About Confessions of a Conservative Atheist

I’m not what most people would consider a “typical” conservative.  I’ve never been to a church service outside a wedding or a funeral, and have been a proud atheist since I was old enough to know what the term meant.  I went to film school at one of the most liberal universities in the country, and have always considered myself a libertarian on social issues.

I’m a conservative because I believe in conserving the principles that have made the United States the greatest, freest, most successful country in the history of the known universe, namely:

  • Individual, inalienable rights instead of collective rights. You may believe the government should provide healthcare, shelter, food, and clothing, but that’s a fundamentally different assertion than freedom of speech or expression, or other protections codified in the Bill of Rights.  One requires the government to take something from someone else, the other is something you have naturally.
  • Limited government based on enumerated, defined, and separated powers.  There are no philosopher kings or benevolent dictators.  Citizens need protection from the government, and that protection can only be achieved by sharply limiting the scope of the government’s power.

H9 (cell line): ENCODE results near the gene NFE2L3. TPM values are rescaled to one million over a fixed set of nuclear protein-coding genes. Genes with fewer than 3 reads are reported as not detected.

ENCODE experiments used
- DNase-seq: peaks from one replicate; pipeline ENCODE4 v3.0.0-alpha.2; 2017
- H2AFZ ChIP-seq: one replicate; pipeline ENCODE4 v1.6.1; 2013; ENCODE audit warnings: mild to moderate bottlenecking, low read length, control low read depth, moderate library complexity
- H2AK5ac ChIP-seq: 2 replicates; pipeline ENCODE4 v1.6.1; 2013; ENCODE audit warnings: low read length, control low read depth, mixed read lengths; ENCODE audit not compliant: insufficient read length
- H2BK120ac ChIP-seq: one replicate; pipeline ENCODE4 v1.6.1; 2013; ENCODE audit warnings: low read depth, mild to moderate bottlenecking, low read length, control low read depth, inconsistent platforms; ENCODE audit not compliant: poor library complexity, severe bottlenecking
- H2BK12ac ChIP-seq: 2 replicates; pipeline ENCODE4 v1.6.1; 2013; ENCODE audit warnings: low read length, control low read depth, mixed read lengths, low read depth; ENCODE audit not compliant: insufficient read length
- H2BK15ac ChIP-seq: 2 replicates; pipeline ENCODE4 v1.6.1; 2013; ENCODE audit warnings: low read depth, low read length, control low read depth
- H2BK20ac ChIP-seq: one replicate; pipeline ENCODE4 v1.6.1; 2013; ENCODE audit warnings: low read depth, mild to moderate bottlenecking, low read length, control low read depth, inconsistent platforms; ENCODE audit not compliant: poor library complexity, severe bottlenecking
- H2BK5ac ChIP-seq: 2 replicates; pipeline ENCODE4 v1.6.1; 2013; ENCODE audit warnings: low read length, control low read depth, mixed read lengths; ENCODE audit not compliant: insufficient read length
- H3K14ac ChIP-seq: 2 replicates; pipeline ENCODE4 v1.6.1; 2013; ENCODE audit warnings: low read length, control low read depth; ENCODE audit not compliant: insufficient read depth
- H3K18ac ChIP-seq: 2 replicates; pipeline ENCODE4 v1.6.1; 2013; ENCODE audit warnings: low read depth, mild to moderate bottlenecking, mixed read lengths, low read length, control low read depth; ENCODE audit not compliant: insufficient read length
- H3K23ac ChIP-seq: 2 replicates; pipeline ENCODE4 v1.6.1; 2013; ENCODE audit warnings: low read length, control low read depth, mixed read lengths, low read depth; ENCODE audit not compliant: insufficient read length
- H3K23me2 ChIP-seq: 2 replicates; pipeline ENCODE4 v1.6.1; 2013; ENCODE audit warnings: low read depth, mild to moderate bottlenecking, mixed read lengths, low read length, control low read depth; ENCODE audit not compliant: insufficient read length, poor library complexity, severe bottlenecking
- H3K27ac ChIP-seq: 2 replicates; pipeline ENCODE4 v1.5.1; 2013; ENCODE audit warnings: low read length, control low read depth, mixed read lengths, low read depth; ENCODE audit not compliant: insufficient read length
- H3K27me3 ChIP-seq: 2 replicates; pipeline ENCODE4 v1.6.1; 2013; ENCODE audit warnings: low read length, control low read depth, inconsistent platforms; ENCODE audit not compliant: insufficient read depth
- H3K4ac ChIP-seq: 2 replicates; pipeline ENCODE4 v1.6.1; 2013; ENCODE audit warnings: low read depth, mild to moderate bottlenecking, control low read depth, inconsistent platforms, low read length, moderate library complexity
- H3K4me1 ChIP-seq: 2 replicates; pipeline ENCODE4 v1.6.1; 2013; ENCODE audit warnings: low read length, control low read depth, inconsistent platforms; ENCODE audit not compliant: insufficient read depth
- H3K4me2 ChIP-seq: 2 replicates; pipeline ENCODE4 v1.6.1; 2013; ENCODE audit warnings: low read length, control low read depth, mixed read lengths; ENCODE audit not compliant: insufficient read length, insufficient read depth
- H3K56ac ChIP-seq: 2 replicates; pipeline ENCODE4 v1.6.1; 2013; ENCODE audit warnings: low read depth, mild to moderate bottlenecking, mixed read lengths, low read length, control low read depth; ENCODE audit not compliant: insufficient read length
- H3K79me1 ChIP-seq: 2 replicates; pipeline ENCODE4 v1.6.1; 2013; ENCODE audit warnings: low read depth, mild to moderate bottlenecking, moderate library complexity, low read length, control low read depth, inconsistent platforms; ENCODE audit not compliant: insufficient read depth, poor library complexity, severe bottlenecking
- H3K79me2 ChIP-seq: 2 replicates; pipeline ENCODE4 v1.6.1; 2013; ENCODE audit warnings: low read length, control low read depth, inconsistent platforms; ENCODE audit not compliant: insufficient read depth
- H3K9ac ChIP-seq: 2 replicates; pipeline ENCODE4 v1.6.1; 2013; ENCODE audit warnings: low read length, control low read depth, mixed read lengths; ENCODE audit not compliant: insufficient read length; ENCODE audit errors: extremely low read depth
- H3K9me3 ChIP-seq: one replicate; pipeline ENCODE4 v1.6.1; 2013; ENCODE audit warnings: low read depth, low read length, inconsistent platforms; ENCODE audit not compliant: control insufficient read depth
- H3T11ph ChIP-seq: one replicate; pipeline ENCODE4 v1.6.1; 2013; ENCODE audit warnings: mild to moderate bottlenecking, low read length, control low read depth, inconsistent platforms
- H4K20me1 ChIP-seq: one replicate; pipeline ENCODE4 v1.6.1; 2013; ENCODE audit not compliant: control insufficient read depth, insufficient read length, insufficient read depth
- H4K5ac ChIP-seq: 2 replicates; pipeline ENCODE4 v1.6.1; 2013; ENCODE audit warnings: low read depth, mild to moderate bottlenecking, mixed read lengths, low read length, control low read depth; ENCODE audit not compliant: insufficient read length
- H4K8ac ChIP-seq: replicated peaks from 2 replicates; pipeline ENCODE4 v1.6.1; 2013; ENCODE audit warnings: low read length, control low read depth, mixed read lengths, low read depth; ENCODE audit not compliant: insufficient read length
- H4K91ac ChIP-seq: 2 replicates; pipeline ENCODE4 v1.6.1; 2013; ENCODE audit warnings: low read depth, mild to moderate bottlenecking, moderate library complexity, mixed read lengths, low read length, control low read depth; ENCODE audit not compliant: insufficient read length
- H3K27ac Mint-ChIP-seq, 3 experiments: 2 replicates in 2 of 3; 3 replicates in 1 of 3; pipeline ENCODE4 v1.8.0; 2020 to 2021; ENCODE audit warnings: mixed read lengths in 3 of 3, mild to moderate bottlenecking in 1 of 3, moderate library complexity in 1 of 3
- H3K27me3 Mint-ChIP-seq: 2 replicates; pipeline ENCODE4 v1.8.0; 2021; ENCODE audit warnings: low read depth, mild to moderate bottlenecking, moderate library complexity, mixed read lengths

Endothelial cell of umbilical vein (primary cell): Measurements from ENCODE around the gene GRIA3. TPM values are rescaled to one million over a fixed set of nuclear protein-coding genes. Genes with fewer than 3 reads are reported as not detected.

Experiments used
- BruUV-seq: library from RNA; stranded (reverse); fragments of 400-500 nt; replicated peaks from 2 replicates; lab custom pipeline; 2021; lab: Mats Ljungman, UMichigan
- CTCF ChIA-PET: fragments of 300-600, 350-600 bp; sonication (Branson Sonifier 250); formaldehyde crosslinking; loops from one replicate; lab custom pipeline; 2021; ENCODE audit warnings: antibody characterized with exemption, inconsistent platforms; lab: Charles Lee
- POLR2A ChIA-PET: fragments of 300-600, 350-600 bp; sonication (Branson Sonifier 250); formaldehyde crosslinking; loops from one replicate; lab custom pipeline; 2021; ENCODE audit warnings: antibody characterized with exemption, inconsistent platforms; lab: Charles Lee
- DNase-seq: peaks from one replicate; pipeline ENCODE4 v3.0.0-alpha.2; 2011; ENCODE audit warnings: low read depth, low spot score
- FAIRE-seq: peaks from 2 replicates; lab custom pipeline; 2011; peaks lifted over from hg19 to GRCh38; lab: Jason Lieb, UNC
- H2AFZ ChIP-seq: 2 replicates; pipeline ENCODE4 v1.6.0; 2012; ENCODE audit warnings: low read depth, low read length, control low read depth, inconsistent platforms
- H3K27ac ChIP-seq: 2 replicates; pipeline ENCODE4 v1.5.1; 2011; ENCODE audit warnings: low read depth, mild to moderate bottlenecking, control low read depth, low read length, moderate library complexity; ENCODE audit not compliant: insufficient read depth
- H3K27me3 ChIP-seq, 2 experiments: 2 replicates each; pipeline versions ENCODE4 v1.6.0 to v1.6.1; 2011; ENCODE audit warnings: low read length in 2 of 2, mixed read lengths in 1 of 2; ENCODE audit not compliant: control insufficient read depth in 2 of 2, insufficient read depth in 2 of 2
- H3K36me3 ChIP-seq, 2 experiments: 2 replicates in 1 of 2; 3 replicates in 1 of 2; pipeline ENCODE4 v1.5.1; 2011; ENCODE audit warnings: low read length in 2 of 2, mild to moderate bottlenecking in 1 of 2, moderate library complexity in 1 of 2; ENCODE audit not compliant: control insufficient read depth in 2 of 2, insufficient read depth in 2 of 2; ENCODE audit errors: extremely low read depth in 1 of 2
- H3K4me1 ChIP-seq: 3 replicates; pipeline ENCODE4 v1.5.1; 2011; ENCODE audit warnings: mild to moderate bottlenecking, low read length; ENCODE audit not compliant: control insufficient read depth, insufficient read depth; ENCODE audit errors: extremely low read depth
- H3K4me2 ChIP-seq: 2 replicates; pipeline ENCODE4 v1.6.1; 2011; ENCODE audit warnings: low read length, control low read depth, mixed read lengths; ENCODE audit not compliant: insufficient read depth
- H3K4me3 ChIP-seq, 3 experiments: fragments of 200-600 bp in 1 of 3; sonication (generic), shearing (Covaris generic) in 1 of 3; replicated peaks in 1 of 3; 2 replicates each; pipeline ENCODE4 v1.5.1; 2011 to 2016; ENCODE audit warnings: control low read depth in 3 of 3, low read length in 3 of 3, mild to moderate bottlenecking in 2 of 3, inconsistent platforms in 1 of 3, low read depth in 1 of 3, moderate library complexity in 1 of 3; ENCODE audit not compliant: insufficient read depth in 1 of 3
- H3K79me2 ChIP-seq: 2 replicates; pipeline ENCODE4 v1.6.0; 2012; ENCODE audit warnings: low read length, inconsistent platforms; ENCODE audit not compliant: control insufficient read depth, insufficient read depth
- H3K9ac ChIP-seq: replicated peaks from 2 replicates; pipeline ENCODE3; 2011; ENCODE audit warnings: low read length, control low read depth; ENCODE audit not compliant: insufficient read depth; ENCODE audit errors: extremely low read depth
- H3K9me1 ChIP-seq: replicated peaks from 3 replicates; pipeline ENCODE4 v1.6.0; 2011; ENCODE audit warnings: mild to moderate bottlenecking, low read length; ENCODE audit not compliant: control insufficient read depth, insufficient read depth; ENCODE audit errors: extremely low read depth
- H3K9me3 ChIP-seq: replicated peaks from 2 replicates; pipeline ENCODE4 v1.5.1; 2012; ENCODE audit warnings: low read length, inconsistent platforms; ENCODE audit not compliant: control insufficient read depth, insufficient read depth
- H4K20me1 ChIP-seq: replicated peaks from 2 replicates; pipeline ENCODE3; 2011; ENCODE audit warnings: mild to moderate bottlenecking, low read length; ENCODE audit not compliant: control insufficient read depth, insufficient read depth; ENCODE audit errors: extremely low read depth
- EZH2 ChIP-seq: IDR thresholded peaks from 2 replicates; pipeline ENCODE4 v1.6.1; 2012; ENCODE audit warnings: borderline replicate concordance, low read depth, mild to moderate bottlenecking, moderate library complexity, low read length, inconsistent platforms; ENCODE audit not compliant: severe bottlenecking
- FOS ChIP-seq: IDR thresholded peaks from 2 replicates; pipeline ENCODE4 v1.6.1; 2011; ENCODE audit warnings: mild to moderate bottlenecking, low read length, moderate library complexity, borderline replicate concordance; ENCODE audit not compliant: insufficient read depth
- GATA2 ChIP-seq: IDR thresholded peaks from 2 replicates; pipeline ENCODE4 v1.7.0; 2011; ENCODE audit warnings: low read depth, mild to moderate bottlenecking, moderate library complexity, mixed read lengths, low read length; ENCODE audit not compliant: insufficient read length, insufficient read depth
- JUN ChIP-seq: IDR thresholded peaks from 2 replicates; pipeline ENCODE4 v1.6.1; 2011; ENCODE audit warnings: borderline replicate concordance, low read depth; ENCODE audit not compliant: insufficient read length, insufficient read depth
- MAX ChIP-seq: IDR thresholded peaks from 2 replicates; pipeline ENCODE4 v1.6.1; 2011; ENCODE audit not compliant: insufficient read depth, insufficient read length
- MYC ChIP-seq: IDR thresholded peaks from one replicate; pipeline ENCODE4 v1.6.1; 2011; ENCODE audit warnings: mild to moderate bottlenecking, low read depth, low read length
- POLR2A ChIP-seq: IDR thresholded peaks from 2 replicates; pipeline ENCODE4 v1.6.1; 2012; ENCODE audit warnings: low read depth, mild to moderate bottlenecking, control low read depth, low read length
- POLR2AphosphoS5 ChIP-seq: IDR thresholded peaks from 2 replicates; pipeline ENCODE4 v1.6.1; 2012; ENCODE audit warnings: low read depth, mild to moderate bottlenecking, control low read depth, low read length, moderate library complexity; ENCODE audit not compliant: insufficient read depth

• Free markets and free minds over experts and technocrats.  The only protection against the tyranny of authority is trusting an informed citizenry to make the best decisions for themselves and their family.  These millions and billions of decisions will ultimately arrive at a more preferable outcome than rule and regulation by fiat.

Of course, I could add more to the list:  The foundational values of due process and the right to face your accuser, the prominent role of the states, the potential madness of mob rule, equal application of the law, and on and on, but those are topics best left covered in individual articles.

There are, of course, things in the United States that are better left in the dustbin of history.  I accept that no country is perfect and every country struggles with the demons of racism, sexism, and inequality.  The question is how best to end those evils, not endlessly fighting over whether or not they exist.

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